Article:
Afghan election result appears beyond rescue

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United Nations officials must rue the day they tried to force Peter Galbraith, No. 2 at the UN mission in Kabul, to go quietly. Galbraith, a former United States diplomat, has been anything but quiet since the UN tried to gloss over the manner of his exit: He was sacked after a big fight with his boss, Kai Eide, about how to deal with the massive fraud in August's election.

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Opinion

Hey there, time traveller!
This article was published 10/10/2009 (4797 days ago), so information in it may no longer be current.

United Nations officials must rue the day they tried to force Peter Galbraith, No. 2 at the UN mission in Kabul, to go quietly. Galbraith, a former United States diplomat, has been anything but quiet since the UN tried to gloss over the manner of his exit: He was sacked after a big fight with his boss, Kai Eide, about how to deal with the massive fraud in August’s election.

Galbraith has been complaining that not only did Eide fail to stop the cheating in the first place, he also “denied significant fraud had taken place.” In an article in The Washington Post on Oct. 4, he blamed Eide for not preventing “ghost polling stations,” in areas too dangerous to be secured or monitored, from receiving voting papers and ballot boxes. This meant boxes could be stuffed by allies of Hamid Karzai, the president. And he accused Eide of suppressing evidence collected by UN staff on polling day, showing a huge discrepancy between the trickle of people who voted and the large numbers of ballots recorded as cast. The UN says it needed to check the reports before releasing them.

Galbraith claims that almost one-third of the votes cast for Karzai were fraudulent. The corollary is that, had the election been blemish-free, Karzai would not have crossed the threshold of 50 per cent of votes needed to win without a second round. The preliminary tally shows Karzai with 55 per cent and Dr. Abdullah Abdullah, his closest rival, at 28 per cent. Abdullah has seized on Galbraith’s comments, saying Eide had given a “green light to fraud.” Eide has testily denied any bias in favor of Karzai. But it is hard to see how a second round can now be avoided. If Karzai wins without one, Abdullah can cite Galbraith’s arguments to bolster a claim that the election was stolen.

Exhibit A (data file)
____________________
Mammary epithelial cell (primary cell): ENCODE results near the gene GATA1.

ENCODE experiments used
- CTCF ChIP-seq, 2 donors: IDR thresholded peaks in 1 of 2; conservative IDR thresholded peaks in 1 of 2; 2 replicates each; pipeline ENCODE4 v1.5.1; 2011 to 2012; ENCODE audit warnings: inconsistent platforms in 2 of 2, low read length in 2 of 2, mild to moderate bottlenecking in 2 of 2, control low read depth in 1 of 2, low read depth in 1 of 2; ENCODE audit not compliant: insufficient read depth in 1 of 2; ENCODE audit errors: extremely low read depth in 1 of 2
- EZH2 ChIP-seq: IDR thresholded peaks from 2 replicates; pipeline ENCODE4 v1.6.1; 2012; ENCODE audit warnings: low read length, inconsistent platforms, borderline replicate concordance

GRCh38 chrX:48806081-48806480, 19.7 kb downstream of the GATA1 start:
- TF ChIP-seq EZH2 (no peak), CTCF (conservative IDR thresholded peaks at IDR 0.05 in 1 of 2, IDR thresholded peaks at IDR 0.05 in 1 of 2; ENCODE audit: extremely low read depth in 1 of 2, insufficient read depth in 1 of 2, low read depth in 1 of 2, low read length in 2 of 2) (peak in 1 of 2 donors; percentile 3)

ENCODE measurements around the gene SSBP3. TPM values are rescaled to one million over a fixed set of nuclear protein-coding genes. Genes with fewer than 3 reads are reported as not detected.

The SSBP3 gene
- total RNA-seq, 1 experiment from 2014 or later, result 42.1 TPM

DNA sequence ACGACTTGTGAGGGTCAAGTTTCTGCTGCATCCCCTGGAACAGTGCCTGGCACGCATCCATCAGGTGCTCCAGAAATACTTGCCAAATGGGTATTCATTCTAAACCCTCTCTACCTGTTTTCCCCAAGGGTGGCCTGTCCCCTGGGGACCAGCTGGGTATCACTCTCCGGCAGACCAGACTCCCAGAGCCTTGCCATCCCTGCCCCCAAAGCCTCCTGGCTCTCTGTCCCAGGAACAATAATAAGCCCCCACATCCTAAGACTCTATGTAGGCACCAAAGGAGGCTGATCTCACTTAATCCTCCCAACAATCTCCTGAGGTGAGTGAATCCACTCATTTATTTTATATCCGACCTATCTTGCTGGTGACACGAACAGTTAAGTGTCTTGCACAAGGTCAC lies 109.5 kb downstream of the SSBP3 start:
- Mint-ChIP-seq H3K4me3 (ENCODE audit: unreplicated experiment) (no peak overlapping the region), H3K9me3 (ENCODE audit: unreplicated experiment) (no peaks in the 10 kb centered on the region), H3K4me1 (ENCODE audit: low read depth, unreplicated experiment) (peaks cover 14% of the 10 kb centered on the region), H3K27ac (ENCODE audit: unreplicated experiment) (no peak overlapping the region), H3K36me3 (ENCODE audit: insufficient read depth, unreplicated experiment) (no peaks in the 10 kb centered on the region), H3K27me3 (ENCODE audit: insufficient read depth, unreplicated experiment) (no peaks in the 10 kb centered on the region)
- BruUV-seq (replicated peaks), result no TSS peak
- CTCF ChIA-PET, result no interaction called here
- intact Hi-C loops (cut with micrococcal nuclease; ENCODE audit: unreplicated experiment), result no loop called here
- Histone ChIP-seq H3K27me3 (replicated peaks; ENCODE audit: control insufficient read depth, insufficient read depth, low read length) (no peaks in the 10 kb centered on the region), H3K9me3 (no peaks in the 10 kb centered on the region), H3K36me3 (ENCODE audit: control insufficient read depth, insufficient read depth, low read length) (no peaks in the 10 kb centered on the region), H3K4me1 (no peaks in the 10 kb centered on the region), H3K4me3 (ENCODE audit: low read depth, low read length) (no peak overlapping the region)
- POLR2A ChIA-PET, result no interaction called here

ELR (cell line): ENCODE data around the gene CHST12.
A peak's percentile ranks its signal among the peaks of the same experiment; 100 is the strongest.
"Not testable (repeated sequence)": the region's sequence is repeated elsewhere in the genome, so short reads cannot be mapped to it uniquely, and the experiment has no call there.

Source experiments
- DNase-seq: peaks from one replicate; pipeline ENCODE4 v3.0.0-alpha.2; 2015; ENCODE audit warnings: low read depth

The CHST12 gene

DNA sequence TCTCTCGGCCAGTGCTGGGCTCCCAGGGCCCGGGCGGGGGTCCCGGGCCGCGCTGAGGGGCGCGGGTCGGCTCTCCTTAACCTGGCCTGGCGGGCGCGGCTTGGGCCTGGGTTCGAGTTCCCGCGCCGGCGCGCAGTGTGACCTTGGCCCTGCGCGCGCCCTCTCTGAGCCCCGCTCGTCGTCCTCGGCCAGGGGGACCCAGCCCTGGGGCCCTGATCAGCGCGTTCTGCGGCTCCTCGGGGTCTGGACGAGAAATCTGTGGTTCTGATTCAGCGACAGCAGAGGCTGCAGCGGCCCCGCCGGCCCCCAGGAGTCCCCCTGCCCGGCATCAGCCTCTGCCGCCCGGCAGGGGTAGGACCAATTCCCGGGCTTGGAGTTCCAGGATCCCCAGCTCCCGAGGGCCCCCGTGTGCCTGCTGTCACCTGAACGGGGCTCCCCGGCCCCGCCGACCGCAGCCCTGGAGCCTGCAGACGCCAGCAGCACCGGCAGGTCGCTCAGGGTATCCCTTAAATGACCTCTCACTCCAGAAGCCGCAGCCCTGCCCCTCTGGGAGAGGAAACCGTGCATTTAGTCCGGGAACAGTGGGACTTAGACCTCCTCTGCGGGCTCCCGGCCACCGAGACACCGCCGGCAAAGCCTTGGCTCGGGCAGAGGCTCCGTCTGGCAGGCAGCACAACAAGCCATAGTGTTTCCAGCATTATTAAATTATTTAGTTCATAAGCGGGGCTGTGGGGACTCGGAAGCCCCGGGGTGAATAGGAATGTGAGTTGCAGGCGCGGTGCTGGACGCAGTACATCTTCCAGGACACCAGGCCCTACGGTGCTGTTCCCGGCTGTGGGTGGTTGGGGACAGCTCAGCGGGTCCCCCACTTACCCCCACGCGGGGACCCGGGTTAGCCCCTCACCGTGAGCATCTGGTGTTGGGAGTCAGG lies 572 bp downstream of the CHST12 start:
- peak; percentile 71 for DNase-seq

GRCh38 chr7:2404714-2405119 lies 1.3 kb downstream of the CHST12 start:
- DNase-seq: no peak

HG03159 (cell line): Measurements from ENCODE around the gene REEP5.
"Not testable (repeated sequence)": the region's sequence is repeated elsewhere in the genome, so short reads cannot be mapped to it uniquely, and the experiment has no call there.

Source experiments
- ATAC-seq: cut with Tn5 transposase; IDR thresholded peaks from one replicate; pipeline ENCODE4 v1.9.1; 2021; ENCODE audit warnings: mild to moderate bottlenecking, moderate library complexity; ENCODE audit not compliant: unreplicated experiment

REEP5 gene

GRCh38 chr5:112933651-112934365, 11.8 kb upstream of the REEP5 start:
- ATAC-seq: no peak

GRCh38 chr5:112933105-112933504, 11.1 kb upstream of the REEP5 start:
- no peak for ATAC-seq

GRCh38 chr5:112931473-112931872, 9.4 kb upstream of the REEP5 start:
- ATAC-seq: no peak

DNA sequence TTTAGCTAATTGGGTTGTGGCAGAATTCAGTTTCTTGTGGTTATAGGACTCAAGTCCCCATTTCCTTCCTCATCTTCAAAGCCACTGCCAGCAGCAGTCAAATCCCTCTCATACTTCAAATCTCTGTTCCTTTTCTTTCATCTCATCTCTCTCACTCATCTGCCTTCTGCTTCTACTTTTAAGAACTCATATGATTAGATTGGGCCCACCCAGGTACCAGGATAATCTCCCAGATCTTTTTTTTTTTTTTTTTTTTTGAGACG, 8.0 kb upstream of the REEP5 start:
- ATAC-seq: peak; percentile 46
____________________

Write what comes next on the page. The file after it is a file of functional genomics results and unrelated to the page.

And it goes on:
Eide stresses “process,” arguing that the election can still be salvaged if the proper procedures are followed. These involve Afghanistan’s Independent Election Commission, under the orders of the foreign-controlled Election Complaints Commission. The IEC is examining 10 per cent of some 3,500 ballot boxes deemed suspicious, either because of an unusually high turnout or because almost all the votes went to one candidate. A final result is due around Oct. 15, almost two months after polling.

But not everyone is hopeful that this audit can rescue the election. The IEC has been shown to be riddled with incompetent, corrupt officials. Even if there is a second round it is unclear how the commission would reform itself in time. So far only four low-ranking officials have been sacked by the organization, which is full of Karzai’s appointees. And the ECC says it has no mandate to make recommendations that could improve a second round.

Ashraf Ghani, the fourth-placed candidate, argues that “process is the last refuge of the bureaucrat.” He is one of a small but growing group who believe the election is so tainted it should be abandoned altogether. Other options include a loya jirga, or grand assembly, to pick a new president. Francesc Vendrell, a former special representative in Afghanistan for both the UN and the European Union, argues that for the foreign powers to accept this election would be an “enormous error.” He would like to see an interim government and fresh elections under a new IEC next year. If that happened, Galbraith would have helped bring down a process he only wanted conducted more rigorously.

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